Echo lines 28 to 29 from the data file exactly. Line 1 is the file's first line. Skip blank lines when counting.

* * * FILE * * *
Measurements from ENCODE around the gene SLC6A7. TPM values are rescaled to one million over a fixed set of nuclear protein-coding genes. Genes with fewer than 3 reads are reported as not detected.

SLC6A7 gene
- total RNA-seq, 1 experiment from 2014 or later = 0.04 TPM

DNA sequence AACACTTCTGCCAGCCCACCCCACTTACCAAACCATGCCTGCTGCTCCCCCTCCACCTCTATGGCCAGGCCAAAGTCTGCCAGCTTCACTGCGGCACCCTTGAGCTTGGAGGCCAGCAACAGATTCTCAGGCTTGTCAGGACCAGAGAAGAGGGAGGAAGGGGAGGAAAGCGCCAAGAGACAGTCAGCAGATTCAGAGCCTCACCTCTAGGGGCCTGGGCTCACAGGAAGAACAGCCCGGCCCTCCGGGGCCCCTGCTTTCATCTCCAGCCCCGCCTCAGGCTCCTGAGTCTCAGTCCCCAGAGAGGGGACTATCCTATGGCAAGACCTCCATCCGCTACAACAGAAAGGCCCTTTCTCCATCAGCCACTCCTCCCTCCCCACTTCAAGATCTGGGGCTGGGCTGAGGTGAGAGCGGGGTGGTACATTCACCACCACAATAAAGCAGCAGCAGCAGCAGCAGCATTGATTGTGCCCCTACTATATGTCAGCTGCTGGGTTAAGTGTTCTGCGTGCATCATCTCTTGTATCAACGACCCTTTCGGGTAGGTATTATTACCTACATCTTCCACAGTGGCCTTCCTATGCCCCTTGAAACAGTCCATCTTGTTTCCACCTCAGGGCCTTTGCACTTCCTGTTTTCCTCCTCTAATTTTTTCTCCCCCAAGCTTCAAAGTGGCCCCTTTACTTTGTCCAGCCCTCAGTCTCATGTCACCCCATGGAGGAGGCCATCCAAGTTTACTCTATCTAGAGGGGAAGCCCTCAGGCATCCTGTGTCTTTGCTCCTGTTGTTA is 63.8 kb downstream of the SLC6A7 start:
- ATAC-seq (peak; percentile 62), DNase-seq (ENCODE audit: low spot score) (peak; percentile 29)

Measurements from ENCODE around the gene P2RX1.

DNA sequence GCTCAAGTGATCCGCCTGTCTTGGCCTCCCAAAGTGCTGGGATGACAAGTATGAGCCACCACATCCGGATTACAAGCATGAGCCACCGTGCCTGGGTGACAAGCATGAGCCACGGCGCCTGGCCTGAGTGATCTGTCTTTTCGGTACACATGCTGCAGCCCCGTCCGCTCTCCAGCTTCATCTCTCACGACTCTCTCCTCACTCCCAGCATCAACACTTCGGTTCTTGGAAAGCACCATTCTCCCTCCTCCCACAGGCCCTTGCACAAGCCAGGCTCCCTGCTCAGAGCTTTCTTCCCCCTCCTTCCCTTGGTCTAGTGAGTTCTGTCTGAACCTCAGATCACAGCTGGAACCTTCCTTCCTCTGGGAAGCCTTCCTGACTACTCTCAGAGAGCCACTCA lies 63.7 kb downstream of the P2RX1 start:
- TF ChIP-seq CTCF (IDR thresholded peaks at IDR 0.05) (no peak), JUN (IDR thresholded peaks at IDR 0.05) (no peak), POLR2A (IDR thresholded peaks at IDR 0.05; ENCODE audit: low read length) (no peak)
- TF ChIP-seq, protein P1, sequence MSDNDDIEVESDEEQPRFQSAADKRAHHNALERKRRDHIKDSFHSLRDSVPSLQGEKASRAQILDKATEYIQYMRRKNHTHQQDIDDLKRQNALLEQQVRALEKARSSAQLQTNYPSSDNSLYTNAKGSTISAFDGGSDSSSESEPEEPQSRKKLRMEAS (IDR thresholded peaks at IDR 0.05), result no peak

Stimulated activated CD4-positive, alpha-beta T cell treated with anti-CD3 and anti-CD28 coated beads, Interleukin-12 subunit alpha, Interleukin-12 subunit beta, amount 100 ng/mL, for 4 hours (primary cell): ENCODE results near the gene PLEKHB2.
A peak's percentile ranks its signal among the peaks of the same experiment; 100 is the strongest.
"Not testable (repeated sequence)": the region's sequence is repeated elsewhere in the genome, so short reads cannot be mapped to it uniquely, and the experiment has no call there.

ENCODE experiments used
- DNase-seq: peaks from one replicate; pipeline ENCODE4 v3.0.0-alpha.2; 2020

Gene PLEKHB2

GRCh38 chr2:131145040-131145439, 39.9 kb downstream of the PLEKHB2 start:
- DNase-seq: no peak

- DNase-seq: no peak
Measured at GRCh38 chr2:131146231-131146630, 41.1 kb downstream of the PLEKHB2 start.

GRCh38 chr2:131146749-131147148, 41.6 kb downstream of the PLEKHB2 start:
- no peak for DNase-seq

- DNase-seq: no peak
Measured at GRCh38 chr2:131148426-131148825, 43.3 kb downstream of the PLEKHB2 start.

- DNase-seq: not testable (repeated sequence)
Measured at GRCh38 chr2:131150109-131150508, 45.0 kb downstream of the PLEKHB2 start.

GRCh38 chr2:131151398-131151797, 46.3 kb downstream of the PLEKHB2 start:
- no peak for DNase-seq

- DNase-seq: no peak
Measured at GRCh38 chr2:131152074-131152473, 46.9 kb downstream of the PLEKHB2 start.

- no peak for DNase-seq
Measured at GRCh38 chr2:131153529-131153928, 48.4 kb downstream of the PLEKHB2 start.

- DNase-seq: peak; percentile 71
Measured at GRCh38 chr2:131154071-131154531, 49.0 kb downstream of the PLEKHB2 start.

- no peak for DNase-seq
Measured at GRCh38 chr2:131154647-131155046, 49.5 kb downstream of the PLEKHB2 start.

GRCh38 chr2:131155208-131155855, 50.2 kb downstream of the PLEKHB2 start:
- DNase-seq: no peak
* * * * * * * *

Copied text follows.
- DNase-seq: no peak
Measured at GRCh38 chr2:131152074-131152473, 46.9 kb downstream of the PLEKHB2 start.